Cumberland 0, Tech 222


The most lopsided game in history prompts the most hilarious reunion


Tech vs. Cumberland I n October 1956, six well-dressed, gray-haired graduates of Tennessee's Cumberland University knelt down on the carpeted, makeshift gridiron at the Greater Atlanta Club to face 22 well-dressed, gray-haired engineers from Georgia Tech.

They squared-off in a nostalgic mismatch suggestive of the football game they actually played 40 years earlier on Oct. 7, 1916 - the day Georgia Tech beat Cumberland 222-0.

The stories these gridiron warriors told in a hilarious reunion were almost as outlandish as the score of history's most lopsided football game. The tale-telling brought a cry of foul from the Tech bench.

"This rematch is fixed," lamented one Tech veteran. "How do they expect 22 engineers to out-talk six lawyers?"

Cumberland alum Morris Gouger of Robstown, Texas, staked claim to "one of the smartest bits of football strategy on record."

"I called for a quarterback sneak on fourth down late in the final period," he asserted. "We needed 25 yards and were deep in our territory. I made it back to the line of scrimmage and saved us from really ignominious defeat. If we had punted, as we should have, Tech would have blocked the kick, made another touchdown and the score would have been 229-0."

In addition to the most points scored in a game, Tech set records for the most yards gained (978), most points kicked after touchdown by one player (18 by Jim Preas), most points scored in one quarter (63) and most players scoring touchdowns (13).

One of the players scoring a touchdown was Tech guard J.S. "Canty" Alexander. But it wasn't easy. According to tradition, Tech back Everett Strupper dashed down the field free and clear but instead of scoring, he downed the ball on the one-yard line. The team elected to allow Alexander to score. They put him in the backfield, but when the ball was snapped, Tech provided no blocking. The lumbering Alexander was swamped by Cumberland and dropped in his tracks. It wasn't until the fourth down that Alexander was able to score.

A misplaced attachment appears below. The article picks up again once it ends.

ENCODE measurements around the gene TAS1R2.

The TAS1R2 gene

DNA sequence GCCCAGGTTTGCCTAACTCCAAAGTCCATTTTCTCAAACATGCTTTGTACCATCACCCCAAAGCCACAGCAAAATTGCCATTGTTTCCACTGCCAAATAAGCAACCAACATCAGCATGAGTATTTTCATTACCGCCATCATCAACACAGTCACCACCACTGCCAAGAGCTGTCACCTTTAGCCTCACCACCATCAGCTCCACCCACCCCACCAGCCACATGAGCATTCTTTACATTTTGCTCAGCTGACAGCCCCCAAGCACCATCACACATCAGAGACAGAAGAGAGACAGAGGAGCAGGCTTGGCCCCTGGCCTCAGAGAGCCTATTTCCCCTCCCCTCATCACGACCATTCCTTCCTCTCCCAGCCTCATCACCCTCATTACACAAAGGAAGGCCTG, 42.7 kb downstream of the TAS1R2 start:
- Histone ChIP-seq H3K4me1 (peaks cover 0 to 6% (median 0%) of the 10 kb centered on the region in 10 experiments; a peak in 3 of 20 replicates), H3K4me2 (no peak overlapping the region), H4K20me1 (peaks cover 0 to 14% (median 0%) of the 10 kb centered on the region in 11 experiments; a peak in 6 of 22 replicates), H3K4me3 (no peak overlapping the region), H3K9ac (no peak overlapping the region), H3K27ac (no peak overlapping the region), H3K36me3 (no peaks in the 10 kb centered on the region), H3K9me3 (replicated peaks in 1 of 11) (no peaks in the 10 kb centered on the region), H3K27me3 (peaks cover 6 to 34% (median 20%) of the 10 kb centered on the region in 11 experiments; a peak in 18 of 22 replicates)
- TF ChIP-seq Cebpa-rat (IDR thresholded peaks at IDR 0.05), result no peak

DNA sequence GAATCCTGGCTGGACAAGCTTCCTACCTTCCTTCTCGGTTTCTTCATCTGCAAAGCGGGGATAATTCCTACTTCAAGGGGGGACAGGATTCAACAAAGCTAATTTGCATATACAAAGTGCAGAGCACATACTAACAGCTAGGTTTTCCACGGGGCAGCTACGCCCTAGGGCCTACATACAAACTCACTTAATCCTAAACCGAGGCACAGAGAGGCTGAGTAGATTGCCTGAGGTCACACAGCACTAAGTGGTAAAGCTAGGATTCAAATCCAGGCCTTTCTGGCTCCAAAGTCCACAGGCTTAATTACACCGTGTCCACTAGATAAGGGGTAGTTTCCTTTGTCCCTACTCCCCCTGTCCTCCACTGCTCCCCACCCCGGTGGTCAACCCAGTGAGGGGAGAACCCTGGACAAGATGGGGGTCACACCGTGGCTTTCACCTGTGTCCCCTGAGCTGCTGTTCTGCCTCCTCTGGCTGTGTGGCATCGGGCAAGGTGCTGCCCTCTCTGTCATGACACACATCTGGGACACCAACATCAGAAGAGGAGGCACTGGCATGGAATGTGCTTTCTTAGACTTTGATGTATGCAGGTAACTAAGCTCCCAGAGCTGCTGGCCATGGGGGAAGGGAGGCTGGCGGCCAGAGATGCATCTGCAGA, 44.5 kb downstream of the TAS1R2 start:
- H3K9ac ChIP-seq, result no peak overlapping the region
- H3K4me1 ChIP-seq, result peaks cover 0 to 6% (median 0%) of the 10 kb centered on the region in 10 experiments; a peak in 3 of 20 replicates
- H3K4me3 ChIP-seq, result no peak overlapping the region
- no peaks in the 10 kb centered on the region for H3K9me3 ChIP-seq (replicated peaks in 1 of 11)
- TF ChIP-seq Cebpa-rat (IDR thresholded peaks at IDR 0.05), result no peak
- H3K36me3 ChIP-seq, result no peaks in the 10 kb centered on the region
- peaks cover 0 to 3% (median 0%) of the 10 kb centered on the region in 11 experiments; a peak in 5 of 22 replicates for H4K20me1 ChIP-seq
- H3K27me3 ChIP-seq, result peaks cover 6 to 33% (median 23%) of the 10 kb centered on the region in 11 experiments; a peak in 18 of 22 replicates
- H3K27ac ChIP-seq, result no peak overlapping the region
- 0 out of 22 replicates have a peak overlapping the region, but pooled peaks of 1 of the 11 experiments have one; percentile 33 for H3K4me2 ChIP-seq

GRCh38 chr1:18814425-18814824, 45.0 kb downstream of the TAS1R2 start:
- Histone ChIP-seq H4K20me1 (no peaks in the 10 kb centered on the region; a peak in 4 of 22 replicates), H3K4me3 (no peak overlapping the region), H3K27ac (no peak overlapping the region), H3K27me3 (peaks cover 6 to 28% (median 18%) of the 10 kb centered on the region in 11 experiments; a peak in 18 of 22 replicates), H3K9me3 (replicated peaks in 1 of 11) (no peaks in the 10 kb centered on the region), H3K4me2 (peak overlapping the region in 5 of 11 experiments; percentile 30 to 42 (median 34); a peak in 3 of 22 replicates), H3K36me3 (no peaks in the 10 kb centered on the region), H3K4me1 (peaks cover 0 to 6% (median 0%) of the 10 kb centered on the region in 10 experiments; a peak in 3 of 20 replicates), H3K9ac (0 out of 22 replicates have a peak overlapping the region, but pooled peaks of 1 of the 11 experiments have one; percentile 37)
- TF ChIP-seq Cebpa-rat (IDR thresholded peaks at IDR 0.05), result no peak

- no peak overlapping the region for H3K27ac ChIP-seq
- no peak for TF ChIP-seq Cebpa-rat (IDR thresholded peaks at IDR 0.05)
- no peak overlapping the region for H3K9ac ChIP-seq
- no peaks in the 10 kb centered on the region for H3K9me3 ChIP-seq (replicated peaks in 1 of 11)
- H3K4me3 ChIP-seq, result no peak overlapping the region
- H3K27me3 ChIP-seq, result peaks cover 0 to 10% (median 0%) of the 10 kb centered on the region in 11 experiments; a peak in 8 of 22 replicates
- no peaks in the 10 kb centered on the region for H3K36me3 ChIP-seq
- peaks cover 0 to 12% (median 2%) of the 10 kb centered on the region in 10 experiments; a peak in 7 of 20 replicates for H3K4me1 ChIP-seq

At the reunion, Alexander said it wasn't so. "They framed up on me the game before, but this time I made them swear they would block for me," Alexander said. "I was so busy watching to make sure they blocked that the ball hit me in the chest and I fumbled. But I picked it up on the five and pranced across like a debutante."

George Allen, who became an adviser to several U.S. presidents, was manager of the Cumberland team, which scheduled the game for a $500 guarantee.

Tech's legendary coach John Heisman fielded two teams, which played alternating quarters against Cumberland. Heisman promised a steak dinner to the team that scored the most points. At halftime, Tech led 126-0; each team had scored 63 points.

"You're doing all right, team," Heisman told his players in a rousing, halftime pep talk. "We're ahead. But you just can't tell what those Cumberland players have up their sleeves. They may spring a surprise. Be alert, men! Hit 'em clean, but hit 'em. hard!"

At the game's end, Heisman decided that both Tech teams had earned steak dinners.

Sportswriter Grantland Rice, who witnessed the contest, reported tongue-in-cheek, "Cumberland's greatest individual play of the game occurred when fullback Allen circled right for a six-yard loss."

George C. Griffin, a member of Tech's 1916 team, helped organize the reunion and was toastmaster of the event, which was featured in the December 1956 Alumnus. The speakers were L.W. "Chip" Robert, a 1916 Tech assistant coach, and O.K. Armstrong, who played for Cumberland in the game and had written about it in Reader's Digest, "The Funniest Football Game Ever Played."

Tech Coach Bobby Dodd was also there.

"Of all players in all sports who exaggerate about their feats, I know football players are the worst," Dodd said. "But this is one bunch that never has to exaggerate about a score."